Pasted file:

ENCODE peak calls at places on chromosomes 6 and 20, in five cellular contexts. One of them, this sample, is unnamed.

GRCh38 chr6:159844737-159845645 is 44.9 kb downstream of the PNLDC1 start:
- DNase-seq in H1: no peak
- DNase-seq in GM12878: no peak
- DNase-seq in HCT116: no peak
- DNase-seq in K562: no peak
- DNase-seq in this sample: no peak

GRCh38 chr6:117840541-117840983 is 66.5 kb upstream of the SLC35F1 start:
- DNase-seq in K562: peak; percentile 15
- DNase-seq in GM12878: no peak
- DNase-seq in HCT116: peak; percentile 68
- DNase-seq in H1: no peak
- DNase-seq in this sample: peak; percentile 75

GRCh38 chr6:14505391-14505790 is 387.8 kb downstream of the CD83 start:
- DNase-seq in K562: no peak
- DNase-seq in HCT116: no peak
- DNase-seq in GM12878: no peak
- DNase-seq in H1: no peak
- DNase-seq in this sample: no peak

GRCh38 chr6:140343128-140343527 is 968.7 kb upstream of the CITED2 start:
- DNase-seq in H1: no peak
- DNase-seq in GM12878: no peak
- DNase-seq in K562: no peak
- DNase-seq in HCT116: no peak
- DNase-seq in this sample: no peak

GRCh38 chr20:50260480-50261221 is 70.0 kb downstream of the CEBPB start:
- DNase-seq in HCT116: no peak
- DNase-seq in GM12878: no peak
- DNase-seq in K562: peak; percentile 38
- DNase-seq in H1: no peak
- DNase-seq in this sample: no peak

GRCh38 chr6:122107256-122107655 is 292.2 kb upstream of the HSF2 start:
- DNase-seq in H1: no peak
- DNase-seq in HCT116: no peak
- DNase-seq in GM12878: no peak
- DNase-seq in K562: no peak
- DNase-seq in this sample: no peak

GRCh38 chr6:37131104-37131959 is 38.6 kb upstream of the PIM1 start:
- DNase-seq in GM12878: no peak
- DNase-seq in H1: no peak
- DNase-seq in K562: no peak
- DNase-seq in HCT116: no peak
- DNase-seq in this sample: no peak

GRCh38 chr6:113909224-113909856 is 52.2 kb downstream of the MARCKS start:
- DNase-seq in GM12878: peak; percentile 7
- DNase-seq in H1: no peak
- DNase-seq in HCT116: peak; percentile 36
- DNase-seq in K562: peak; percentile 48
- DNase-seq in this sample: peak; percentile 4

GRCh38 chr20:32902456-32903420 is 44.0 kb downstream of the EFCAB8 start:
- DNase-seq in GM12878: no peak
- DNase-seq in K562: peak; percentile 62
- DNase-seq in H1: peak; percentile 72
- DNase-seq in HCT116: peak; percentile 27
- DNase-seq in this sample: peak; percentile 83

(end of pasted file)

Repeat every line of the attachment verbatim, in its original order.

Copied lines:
ENCODE peak calls at places on chromosomes 6 and 20, in five cellular contexts. One of them, this sample, is unnamed.

GRCh38 chr6:159844737-159845645 is 44.9 kb downstream of the PNLDC1 start:
- DNase-seq in H1: no peak
- DNase-seq in GM12878: no peak
- DNase-seq in HCT116: no peak
- DNase-seq in K562: no peak
- DNase-seq in this sample: no peak

GRCh38 chr6:117840541-117840983 is 66.5 kb upstream of the SLC35F1 start:
- DNase-seq in K562: peak; percentile 15
- DNase-seq in GM12878: no peak
- DNase-seq in HCT116: peak; percentile 68
- DNase-seq in H1: no peak
- DNase-seq in this sample: peak; percentile 75

GRCh38 chr6:14505391-14505790 is 387.8 kb downstream of the CD83 start:
- DNase-seq in K562: no peak
- DNase-seq in HCT116: no peak
- DNase-seq in GM12878: no peak
- DNase-seq in H1: no peak
- DNase-seq in this sample: no peak

GRCh38 chr6:140343128-140343527 is 968.7 kb upstream of the CITED2 start:
- DNase-seq in H1: no peak
- DNase-seq in GM12878: no peak
- DNase-seq in K562: no peak
- DNase-seq in HCT116: no peak
- DNase-seq in this sample: no peak

GRCh38 chr20:50260480-50261221 is 70.0 kb downstream of the CEBPB start:
- DNase-seq in HCT116: no peak
- DNase-seq in GM12878: no peak
- DNase-seq in K562: peak; percentile 38
- DNase-seq in H1: no peak
- DNase-seq in this sample: no peak

GRCh38 chr6:122107256-122107655 is 292.2 kb upstream of the HSF2 start:
- DNase-seq in H1: no peak
- DNase-seq in HCT116: no peak
- DNase-seq in GM12878: no peak
- DNase-seq in K562: no peak
- DNase-seq in this sample: no peak

GRCh38 chr6:37131104-37131959 is 38.6 kb upstream of the PIM1 start:
- DNase-seq in GM12878: no peak
- DNase-seq in H1: no peak
- DNase-seq in K562: no peak
- DNase-seq in HCT116: no peak
- DNase-seq in this sample: no peak

GRCh38 chr6:113909224-113909856 is 52.2 kb downstream of the MARCKS start:
- DNase-seq in GM12878: peak; percentile 7
- DNase-seq in H1: no peak
- DNase-seq in HCT116: peak; percentile 36
- DNase-seq in K562: peak; percentile 48
- DNase-seq in this sample: peak; percentile 4

GRCh38 chr20:32902456-32903420 is 44.0 kb downstream of the EFCAB8 start:
- DNase-seq in GM12878: no peak
- DNase-seq in K562: peak; percentile 62
- DNase-seq in H1: peak; percentile 72
- DNase-seq in HCT116: peak; percentile 27
- DNase-seq in this sample: peak; percentile 83